5. Cloth Napkins: In a pinch a napkin makes for the perfect single use clean-up. I use the single use swipe washing up Baby Green Me after his meal or to pick up something squishy that Ive just dropped on the floor. (Floor towels of any kind go straight to the wash and not back into use!) Cloth napkins are of course also great to use with meals paper napkins are also out!

 

Energy Saving Tips (for you and your dryer):

  • Keep a small basket on the washing machine for soiled towels so you always have a safe receptacle for grimy, wet, or otherwise soiled towels. I line mine with cotton bag, so if it gets dirty I can wash it with out any fuss.
  • Wash your towels on hot if you must, but to save energy wash on cold. To deodorize the towels and your wash use baking soda with the detergent and vinegar instead of fabric softener.
  • If the towels are really stinky or they have been used to clean up pet stains or they are starting to mildew start the wash before bed and use an enzyme wash. Let the enzyme wash soak over night and complete the cycle in the morning.
  • Hang your towels to dry, but fold them how you like them first, this way they will hang dry, but appear to have been ironed and or expertly folded! (See photo above!)
  • Even the youngest among us can be trained to use cloth! Baby Green Me knows to pat his mouth with a napkin and he occasionally tries to wipe down his high chair tray after a meal.

 

The bottom line folks (repeat after me): I DO NOT NEED paper towels!

I DO NOT NEED paper towels!

What have you eaten?

One of the great things about eating local (wherever you go) is that local foods often have a lot of variety and built in creativity that results in the delivery of everything from important nutrients to alcohol. Over time, certain things have become delicacies and other items (depending on where you live) are everyday dishes. GreenStyleMom just shared her take on this meme and since we just got back from a short camping trip and my son has simultaneously decided to skip his morning nap, I thought Id also have a little fun. (Instead of writing a serious blog post or getting other serious work done!)

It would be fun to see what youve eaten, so if you do this meme (either by blog or email) drop me a line or post a comment with a link and let me know!

1) Copy this list into your blog or journal, including these instructions.

2) Bold all the items you’ve eaten.
3) Cross out any items that you would never consider eating.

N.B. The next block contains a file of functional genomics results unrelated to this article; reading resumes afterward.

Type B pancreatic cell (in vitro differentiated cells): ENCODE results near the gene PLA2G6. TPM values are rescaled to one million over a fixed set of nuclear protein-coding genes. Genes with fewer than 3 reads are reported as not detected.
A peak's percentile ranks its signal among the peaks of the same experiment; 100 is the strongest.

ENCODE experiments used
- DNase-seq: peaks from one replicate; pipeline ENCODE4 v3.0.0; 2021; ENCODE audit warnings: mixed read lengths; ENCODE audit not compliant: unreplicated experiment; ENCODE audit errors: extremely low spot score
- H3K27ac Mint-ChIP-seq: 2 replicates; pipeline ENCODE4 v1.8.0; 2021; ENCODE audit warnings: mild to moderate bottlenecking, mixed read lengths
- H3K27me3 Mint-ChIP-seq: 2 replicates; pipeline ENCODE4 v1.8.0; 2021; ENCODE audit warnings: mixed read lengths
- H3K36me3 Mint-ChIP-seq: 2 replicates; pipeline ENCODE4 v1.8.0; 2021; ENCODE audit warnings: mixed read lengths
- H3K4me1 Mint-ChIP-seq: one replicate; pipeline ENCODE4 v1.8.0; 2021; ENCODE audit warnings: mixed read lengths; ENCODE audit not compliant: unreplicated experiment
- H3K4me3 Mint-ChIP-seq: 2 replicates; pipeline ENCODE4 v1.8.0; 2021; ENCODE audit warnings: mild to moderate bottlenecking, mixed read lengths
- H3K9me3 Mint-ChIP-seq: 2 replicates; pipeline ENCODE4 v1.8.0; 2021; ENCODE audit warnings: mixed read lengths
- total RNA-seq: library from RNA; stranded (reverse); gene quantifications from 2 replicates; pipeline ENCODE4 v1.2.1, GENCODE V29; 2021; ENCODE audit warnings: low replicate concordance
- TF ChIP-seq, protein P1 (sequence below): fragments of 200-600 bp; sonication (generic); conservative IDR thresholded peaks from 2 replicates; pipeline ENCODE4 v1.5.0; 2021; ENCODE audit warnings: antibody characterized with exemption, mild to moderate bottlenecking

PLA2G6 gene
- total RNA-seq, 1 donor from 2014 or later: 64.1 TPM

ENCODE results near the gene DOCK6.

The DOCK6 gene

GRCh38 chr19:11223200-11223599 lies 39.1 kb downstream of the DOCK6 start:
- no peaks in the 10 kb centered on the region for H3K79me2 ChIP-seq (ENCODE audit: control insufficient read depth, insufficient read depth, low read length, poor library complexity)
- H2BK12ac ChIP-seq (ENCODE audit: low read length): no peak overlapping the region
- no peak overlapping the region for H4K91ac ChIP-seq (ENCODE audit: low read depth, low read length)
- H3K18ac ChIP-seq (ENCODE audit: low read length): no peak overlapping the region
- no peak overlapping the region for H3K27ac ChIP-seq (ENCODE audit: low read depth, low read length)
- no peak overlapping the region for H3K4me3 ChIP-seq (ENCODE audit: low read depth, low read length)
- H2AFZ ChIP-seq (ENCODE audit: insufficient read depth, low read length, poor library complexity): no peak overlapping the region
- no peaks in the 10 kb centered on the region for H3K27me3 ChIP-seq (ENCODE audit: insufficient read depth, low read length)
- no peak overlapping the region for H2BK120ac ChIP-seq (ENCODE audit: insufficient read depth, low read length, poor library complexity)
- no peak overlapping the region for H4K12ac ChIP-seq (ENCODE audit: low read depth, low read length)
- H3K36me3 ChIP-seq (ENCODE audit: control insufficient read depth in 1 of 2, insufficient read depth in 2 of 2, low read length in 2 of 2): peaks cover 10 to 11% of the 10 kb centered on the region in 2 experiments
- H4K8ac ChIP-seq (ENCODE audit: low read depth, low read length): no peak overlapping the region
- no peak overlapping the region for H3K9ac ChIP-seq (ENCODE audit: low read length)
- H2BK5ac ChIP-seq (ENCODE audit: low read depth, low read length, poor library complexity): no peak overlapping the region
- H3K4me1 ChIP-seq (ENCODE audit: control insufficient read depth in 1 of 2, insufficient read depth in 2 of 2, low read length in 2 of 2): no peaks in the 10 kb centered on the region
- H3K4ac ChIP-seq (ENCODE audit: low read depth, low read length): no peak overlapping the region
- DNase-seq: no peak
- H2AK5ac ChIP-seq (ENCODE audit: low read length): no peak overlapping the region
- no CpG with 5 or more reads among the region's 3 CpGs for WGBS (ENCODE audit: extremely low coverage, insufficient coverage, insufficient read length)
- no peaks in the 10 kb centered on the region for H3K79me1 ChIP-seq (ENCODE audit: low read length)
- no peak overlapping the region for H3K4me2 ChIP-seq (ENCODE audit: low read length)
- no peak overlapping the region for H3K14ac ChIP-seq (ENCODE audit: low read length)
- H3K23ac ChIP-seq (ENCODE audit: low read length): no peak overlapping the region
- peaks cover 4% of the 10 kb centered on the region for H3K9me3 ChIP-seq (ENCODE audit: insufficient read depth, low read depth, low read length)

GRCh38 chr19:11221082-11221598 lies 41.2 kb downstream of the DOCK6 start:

4) Optional extra: Post a comment here at http://www.verygoodtaste.co.uk/uncategorised/the-omnivores-hundred/ linking to your results.

1. Venison
2. Nettle tea
3. Huevos rancheros
4. Steak tartare
5. Crocodile
6. Black pudding
7. Cheese fondue
8. Carp
9. Borscht
10. Baba ghanoush
11. Calamari
12. Pho
13. PB&J sandwich
14. Aloo gobi
15. Hot dog from a street cart
16. Epoisses (maybe? Ive had a lot of French cheese over the years)
17. Black truffle
18. Fruit wine made from something other than grapes (fejoa, elder berry)
19. Steamed pork buns
20. Pistachio ice cream
21. Heirloom tomatoes
22. Fresh wild berries
23. Foie gras
24. Rice and beans
25. Brawn, or head cheese
26. Raw Scotch Bonnet pepper
27. Dulce de leche
28. Oysters
29. Baklava
30. Bagna cauda
31. Wasabi peas
32. Clam chowder in a sourdough bowl
33. Salted lassi
34. Sauerkraut
35. Root beer float
36. Cognac with a fat cigar
37. Clotted cream tea
38. Vodka jelly/Jell-O
39. Gumbo
40. Oxtail
41. Curried goat (I dont do goat, even sacrificial goat, so no curry either.)
42. Whole insects (Once tried a chocolate covered ant)
43. Phaal
44. Goat’s milk
45. Malt whiskey from a bottle worth £60/$120 or more (This and the cognac/cigar combo are thanks to my husband in his bachelor days.)
46. Fugu Nah (are you kidding? I like sushi, but this takes it to an entirely different level!)
47. Chicken tikka masala
48. Eel
49. Krispy Kreme original glazed doughnut. (Mine was colddidnt see what the big deal is!)
50. Sea urchin (First time was raw straight from the ocean in Madagascar with lime kind of like doing a tequila shot.)
51. Prickly pear
52. Umeboshi
53. Abalone
54. Paneer
55. McDonald’s Big Mac Meal (Must admit that when these first came out and I was under 10 they were absolutely delish!)
56. Spaetzle